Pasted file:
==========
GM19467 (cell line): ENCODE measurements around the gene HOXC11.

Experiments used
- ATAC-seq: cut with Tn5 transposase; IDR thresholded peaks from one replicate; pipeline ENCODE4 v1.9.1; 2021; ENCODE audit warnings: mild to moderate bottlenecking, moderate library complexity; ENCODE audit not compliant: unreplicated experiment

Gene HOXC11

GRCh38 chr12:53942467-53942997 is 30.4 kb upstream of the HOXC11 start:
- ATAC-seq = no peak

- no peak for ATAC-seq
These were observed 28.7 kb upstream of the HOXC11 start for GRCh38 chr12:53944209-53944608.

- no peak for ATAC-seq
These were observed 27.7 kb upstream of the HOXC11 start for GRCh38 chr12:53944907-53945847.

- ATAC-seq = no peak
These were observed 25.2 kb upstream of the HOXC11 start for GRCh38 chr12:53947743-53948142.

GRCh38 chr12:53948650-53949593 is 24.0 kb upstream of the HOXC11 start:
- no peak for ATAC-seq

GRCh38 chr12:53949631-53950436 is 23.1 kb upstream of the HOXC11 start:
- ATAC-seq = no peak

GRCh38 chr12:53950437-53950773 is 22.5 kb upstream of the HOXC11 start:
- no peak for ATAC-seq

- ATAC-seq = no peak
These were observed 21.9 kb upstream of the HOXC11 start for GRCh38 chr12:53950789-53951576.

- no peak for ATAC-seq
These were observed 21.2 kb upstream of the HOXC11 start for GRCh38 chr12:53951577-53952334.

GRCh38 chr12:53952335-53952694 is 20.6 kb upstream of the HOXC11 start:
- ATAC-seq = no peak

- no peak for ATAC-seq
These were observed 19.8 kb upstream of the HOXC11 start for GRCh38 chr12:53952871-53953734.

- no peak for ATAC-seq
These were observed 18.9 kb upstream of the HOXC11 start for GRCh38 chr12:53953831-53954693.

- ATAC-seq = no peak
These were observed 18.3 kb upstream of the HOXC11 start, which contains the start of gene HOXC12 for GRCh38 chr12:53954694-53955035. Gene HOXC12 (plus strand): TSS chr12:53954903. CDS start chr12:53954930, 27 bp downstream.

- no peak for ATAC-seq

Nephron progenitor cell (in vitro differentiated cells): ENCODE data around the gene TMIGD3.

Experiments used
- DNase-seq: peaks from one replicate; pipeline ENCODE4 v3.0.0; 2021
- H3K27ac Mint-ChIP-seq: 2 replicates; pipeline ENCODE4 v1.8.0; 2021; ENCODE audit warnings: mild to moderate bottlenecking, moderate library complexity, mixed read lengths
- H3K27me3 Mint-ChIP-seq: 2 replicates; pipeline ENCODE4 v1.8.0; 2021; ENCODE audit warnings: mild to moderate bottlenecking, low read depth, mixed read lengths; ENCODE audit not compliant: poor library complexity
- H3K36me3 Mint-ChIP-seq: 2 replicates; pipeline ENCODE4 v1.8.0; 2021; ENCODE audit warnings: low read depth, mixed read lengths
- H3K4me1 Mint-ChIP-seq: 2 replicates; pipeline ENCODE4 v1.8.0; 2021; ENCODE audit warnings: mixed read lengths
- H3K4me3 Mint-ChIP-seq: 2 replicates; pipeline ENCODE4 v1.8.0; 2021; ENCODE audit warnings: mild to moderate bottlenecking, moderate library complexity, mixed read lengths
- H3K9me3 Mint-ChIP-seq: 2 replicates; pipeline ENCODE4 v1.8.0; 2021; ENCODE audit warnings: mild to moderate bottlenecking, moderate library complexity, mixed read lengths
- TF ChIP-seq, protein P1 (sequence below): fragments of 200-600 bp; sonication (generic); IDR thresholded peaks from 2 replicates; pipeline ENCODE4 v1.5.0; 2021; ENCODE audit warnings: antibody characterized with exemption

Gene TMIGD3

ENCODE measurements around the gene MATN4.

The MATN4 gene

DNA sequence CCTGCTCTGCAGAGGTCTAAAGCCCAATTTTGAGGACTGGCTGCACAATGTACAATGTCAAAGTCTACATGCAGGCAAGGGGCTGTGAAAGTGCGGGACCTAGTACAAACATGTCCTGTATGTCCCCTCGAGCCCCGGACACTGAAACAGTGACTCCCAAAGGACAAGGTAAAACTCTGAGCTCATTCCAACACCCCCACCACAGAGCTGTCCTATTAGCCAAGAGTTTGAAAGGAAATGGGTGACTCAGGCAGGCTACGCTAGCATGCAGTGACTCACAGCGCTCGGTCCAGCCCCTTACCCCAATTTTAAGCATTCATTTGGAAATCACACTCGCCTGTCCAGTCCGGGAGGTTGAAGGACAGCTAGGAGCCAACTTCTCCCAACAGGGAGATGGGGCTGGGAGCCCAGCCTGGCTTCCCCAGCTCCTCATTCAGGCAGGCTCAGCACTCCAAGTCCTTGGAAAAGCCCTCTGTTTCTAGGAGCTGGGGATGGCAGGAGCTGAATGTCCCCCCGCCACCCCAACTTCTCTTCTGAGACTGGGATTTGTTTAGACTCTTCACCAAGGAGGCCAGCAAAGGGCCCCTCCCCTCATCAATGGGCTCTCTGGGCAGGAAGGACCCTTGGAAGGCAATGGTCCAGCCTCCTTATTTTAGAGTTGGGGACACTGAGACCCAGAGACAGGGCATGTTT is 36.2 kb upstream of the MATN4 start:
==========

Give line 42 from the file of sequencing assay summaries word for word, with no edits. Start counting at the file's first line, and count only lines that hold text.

Gene TMIGD3